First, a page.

Gmos Foods
Gmos Foods

Mr Enoch Ilori, the Project Officer for Open Forum on Agricultural Biotechnology in Africa (OFAB), has said there is no record in any country that suggests that people die after consuming foods from Genetically Modified Organisms (GMOs).

Subsequently, he has challenged any individual, groups or organisations who had literature to that effect to bring it forward for consideration.

Mr Ilori said this at the 39th “Green Week Celebration” of the School of Agriculture, University of Cape Coast (UCC), in collaboration with the International Association of Students in Agriculture and related Sciences (IAAS) held at Cape Coast on Thursday.

The Week, on the theme: “Promoting Food and Job Security through Agriculture Innovation,” sought to create a platform for farmers, scientists, media and students to deliberate on key issues relating to national food security.

Mr Ilori said Biotechnology, which is the exploitation of biological process for industrial and other purposes, especially the genetic manipulation of microorganism for the production of antibiotics, hormones and others, had been in existence for over 10,000 years without any reported death.

Benefits of Biotechnology include higher crop yields, reduction in farm costs and postharvest loses, enhanced food production and food security.

Mr Ilori said the lack of understanding, ignorance and misinformation in the public sphere did not only create fear but undermined food security efforts of the country.

“Ghanaian scientists are not shopping in different markets, it is the same market they shop from, and I do not think they want to kill themselves if they are not sure about the safety of GM foods,” Mr Ilori said.

He rejected the assertion that Ghanaian scientists were being controlled by those from the Western World and said they did their own research to establish the risk factors and the control before products were released into the system.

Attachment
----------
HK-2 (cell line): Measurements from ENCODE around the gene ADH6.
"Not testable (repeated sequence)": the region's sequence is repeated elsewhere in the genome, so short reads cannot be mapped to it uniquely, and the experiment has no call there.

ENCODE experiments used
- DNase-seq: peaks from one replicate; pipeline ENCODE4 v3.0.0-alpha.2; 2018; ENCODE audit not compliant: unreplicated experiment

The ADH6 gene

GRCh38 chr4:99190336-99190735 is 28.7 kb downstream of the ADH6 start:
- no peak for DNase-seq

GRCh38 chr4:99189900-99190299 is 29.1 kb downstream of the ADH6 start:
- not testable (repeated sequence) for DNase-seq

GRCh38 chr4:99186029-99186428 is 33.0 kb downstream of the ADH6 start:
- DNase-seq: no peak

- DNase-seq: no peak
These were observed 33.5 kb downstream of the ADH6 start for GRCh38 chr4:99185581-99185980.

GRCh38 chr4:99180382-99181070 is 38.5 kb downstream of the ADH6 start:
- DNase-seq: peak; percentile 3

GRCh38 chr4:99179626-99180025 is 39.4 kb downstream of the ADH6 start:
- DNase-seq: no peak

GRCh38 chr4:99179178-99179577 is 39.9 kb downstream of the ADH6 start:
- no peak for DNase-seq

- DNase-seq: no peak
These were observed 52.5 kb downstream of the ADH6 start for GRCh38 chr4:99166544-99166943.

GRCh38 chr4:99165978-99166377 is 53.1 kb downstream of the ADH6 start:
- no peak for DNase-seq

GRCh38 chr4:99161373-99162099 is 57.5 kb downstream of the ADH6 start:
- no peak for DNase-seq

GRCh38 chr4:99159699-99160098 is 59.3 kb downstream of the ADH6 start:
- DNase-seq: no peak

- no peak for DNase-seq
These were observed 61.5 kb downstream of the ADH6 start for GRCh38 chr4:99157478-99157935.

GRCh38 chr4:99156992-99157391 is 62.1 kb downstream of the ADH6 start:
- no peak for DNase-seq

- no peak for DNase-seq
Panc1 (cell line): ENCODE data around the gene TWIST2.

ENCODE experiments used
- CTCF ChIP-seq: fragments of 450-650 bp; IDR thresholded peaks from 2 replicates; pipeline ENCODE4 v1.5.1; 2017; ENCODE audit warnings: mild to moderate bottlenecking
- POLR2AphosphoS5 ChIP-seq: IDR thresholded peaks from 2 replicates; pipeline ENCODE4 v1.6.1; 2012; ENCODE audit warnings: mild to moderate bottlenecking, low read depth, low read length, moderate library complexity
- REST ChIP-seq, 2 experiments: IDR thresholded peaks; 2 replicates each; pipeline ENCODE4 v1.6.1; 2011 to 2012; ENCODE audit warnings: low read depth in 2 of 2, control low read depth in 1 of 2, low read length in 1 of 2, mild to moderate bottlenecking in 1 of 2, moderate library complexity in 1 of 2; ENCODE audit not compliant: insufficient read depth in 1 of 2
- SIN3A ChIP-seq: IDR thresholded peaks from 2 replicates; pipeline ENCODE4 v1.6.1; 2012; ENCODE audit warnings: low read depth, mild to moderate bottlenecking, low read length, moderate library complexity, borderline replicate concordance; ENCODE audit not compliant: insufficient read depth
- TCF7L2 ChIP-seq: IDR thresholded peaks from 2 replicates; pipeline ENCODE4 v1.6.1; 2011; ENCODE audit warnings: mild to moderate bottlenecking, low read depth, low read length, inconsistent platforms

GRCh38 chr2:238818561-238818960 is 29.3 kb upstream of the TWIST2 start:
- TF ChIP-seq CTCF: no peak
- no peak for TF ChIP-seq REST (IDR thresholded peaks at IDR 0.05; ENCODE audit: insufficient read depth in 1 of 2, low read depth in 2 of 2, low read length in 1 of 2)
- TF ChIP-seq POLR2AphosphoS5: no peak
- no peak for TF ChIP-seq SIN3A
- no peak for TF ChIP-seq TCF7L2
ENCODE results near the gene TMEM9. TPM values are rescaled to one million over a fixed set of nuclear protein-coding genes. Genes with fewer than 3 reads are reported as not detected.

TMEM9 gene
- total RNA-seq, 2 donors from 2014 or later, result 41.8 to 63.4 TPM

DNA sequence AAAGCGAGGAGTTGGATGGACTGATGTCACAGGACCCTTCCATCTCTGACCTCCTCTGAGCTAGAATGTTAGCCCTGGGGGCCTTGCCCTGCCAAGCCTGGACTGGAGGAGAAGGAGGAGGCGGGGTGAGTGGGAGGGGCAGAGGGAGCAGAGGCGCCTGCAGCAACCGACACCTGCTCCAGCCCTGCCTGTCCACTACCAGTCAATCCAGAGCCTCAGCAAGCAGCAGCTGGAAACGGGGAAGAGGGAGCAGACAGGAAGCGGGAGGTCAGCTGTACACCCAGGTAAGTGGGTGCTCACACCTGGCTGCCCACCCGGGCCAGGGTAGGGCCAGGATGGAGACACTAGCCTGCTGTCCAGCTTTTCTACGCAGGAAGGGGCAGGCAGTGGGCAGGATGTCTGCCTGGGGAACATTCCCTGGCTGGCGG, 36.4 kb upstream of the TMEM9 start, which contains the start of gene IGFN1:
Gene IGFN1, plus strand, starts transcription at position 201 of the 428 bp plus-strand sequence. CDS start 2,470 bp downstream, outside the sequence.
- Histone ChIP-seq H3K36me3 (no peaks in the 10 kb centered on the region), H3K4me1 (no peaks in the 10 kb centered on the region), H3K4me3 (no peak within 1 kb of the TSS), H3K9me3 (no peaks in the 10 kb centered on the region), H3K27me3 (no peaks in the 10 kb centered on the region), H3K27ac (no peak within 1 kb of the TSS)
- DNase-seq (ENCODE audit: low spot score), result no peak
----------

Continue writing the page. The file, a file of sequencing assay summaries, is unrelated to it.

Mr Ilori appealed to stakeholders including politicians, traditional leaders, farmers, civil society and the media to educate the public on the need to embrace the biotechnology concept to enhance food security.

Professor Daniel Okae-Anti, a Lecturer at Department of Soil Science, UCC, said many Ghanaians had concerns with GM crops because of the negative perception that it was hazardous, alien, environmentally injurious and costly.

This is due to the rigorous scientific processing of plants and materials before utilization.

“At the mention of GMOs, most people think it’s all about chemicals, but rather the GMO products are coming to reduce agro-chemical spray,” he said.

He, however, added that it was normal for people to raise objections because even in some developed countries, such as the USA, China, Argentina and Canada, where GM crops were popular, not many people had accepted the methodology.

Mr Daniel Osei Ofosu, a Research Scientist at BNARI-GAEC, called on the Government to support science research in the country.

He said GMOs were the solutions to the problems in the agriculture sector, which series of researches had proven their safety.

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